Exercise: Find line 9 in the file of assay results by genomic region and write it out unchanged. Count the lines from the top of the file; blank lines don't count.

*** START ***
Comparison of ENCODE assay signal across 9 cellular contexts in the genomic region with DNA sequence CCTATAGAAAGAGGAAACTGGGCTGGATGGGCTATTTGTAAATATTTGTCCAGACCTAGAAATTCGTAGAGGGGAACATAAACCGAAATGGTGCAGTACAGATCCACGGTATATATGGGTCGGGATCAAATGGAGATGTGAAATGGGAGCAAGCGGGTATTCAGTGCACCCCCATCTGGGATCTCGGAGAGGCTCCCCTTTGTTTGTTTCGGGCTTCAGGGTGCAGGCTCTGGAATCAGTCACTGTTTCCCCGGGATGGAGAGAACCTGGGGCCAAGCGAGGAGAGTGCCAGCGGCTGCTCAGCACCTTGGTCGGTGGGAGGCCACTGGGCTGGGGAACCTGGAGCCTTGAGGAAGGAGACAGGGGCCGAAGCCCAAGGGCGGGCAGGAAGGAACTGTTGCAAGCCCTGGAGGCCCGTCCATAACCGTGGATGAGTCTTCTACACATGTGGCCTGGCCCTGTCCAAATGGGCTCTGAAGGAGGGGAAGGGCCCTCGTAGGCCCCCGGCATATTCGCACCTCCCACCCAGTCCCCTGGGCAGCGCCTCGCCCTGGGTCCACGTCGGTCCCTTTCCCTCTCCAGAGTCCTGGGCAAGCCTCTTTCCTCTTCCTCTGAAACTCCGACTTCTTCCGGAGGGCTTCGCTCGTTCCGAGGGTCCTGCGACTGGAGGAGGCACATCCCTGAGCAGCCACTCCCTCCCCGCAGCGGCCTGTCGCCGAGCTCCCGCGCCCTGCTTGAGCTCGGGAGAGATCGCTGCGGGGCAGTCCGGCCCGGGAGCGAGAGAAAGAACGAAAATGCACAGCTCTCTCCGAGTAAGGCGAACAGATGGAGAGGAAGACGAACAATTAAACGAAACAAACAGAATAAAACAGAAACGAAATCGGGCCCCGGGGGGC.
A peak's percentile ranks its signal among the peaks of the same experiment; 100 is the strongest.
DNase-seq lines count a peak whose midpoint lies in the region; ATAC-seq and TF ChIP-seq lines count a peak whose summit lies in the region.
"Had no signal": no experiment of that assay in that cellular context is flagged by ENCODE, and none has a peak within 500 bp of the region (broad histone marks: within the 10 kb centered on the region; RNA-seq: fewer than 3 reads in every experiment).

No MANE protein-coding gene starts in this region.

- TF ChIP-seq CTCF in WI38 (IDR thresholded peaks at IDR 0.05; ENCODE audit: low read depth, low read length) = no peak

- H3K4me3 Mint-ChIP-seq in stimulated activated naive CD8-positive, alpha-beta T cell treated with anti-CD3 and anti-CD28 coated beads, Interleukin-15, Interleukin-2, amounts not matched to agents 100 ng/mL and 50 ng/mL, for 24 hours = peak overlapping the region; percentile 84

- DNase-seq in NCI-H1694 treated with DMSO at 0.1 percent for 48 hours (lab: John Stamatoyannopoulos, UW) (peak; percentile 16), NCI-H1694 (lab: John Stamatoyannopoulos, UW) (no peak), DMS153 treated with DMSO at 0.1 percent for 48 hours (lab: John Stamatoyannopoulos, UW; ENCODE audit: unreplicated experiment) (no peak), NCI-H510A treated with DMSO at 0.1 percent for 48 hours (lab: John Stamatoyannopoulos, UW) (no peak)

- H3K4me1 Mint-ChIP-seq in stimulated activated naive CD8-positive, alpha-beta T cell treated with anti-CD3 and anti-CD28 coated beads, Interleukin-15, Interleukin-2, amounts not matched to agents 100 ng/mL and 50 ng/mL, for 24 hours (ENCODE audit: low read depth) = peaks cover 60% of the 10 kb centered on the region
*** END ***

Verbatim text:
- H3K4me1 Mint-ChIP-seq in stimulated activated naive CD8-positive, alpha-beta T cell treated with anti-CD3 and anti-CD28 coated beads, Interleukin-15, Interleukin-2, amounts not matched to agents 100 ng/mL and 50 ng/mL, for 24 hours (ENCODE audit: low read depth) = peaks cover 60% of the 10 kb centered on the region